Lorenzana, Año describe US-PH ties by retelling tale of hare and tortoise
When military allies work together to complement each other’s strengths, they will reach their common goals, like global security and stability.
This was the message of Armed Forces chief Gen. Eduardo Año during the closing ceremonies of the Balikatan exercises held in Camp Aguinaldo on Friday, as he narrated Aesop’s tale of the hare and the tortoise as a metaphor.
The hare and the tortoise supposedly represent the military partnership of the Philippines and US. The two animals raced against each other four times at different circumstances. Eventually, they became friends and realized they could instead capitalize on each other’s strengths to get into the finish line in record time.
“As friends, they were able commit themselves to a common goal,” he said. “It was by complementing each other’s strength and mutual respect, that they were able to break the course record,” he said.
“Let us work together to enable us to provide our nations an environment of peace and security where we can all mutually prosper. May our diversity be our strength while we continue to keep our partnership strong and be always united in serving our country and our people,” he added.
But Defense Secretary Delfin Lorenzana improvised the AFP chief’s story in his own speech and gave it a sequel, saying that there were three main characters in the story.
“I’d like to continue the story of General Año about the hare the turtle. There is a fifth race actually, but this time there were already the three of them: The hare, the turtle and the kangaroo,” he said.
“They were racing against the bear and the dragon and of course the three won,” he added.
Whether the dragon and bear represent other countries would only leave the audience guessing as Lorenzana suddenly cut the tale short, probably realizing that it was already too metaphoric: “End of story.”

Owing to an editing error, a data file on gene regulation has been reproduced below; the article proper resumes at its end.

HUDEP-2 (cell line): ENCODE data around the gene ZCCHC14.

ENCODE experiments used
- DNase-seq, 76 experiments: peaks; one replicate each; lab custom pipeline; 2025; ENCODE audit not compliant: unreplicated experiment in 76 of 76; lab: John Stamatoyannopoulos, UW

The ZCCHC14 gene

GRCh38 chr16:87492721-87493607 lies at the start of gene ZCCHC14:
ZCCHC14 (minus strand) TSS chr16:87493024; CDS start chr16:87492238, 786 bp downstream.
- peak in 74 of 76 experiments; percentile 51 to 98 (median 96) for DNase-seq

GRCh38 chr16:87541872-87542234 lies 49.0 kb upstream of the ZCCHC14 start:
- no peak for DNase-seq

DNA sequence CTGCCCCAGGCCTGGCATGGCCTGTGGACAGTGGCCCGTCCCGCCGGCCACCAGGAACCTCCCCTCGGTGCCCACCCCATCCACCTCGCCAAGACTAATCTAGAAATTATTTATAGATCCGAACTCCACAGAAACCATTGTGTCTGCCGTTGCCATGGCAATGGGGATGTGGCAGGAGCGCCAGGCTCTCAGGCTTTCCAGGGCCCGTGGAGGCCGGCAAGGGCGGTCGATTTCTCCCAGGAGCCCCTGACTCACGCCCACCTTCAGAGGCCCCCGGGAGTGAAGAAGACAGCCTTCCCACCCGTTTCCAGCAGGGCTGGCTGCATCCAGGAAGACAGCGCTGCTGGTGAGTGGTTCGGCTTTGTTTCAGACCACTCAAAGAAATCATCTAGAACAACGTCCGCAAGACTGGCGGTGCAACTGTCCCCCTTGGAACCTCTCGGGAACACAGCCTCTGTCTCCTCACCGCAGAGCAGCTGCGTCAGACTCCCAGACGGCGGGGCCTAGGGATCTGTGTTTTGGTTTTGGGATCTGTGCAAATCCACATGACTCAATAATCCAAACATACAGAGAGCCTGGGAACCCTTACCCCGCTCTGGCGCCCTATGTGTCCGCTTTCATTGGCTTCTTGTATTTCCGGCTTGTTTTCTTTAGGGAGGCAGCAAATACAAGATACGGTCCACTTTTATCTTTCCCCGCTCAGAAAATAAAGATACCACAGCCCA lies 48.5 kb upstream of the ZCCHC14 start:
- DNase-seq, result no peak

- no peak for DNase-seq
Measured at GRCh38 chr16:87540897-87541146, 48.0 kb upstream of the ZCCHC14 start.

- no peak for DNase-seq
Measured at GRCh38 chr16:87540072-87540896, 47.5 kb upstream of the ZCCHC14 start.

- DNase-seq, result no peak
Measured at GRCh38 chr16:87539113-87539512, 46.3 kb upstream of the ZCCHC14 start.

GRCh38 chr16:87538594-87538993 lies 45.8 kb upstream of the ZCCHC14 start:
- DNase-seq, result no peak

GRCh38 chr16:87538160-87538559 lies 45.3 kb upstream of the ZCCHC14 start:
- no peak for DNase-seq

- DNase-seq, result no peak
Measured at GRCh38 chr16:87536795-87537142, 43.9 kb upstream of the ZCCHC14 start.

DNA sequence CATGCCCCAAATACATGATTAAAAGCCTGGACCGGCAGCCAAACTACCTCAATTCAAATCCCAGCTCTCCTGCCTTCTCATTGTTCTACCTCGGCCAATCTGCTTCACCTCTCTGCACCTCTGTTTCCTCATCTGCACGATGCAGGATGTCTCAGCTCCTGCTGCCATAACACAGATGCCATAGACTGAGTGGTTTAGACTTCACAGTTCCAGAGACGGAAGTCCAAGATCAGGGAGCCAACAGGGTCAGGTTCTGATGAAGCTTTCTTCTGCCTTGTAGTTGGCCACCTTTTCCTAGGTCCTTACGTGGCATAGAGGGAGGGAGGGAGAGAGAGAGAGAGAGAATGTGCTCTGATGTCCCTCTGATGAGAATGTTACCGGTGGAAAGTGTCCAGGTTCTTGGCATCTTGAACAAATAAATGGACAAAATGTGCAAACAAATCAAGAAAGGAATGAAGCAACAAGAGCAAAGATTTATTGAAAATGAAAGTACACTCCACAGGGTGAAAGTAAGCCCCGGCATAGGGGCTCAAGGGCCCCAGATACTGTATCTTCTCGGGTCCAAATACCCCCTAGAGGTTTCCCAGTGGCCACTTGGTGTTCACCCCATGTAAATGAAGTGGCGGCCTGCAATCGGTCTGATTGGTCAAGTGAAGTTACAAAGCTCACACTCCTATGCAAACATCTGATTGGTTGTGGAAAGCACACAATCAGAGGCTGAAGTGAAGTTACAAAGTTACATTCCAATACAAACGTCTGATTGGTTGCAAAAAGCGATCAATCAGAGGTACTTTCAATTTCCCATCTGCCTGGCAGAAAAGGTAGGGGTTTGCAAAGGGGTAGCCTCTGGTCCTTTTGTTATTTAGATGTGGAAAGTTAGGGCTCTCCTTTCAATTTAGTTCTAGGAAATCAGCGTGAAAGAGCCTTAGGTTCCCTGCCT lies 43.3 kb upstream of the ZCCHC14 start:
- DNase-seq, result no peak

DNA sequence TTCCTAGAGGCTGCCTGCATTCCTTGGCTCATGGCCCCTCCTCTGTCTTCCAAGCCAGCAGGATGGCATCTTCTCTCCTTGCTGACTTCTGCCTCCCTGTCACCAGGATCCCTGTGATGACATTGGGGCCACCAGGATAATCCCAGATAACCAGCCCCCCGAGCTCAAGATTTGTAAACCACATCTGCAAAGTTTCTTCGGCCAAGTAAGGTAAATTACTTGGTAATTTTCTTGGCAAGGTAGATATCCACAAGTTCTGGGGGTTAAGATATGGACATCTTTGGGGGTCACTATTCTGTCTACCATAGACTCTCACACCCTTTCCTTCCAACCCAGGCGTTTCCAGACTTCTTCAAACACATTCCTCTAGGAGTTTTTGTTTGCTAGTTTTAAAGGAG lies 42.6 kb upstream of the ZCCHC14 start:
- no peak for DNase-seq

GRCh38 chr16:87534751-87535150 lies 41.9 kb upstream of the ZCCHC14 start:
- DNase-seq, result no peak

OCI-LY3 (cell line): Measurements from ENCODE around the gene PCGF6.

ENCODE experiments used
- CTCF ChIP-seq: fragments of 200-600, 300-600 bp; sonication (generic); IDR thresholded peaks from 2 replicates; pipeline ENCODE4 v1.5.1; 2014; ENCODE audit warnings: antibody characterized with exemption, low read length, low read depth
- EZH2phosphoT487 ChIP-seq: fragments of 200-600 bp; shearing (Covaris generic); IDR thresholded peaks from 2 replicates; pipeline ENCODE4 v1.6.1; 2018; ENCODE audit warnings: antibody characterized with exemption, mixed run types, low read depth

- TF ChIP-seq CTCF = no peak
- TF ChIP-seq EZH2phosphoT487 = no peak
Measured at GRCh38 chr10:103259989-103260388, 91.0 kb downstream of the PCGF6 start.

Traditionally, the bear and the dragon have been widely used to represent Russia and China, respectively.
‘Let’s continue this yearly’
The Balikatan exercises, the largest of the joint drills between the Philippines and US that was based on the Mutual Defense Treaty forged in 1951, must be continued annually to strengthen the bond of the two countries, Lorenzana said.
“Let us continue this yearly, not just to meet our obligation under the Mutual Defense Treaty, but also to strengthen the bond of friendship as well as our friendly relations with other nations.”
President Rodrigo Duterte, a staunch critic of the US, was aiming for a rebalance of the country’s foreign policy since he assumed office last year. But while he was pushing for a supposed independent foreign policy, he has developed warmer ties with China and Russia, countries seen as rivals of the US.
Last year, he wanted the Balikatan scrapped and said the 2016 edition would be the last. But he was eventually talked out of it.
The first Balikatan held under the leadership of Duterte shifted its focus on humanitarian assistance and disaster response instead of the usual territorial defense and maritime security
The two-week disaster response exercises were held in parts of Luzon and Visayas including Isabela, Cagayan, Aurora, Nueva Ecija and Eastern Samar.
Troops from Australia and Japan also participated in the drills.
“Balikatan is indeed a perfect demonstration of collaboration…if they work together, at the burden of threats and challenges has made life if we shoulder the load together,” Lorenzana said.
He also shared Filipino words that described the Philippines’ relationship with the US and other participating countries as he thanked them: Kaibigan (friend), Kakampi (ally), Kabalikatan (from Balikatan or shoulder-to-shoulder), and Kadamay (somebody who shares your hardship and triumph).
The US, meanwhile, expressed that they are already looking forward to next year’s joint drills.
“I know that we just finished but we’re already looking forward to training together as friends, partners and allies for next year’s Balikatan,” said US Ambassador to Manila Sung Kim. /atm
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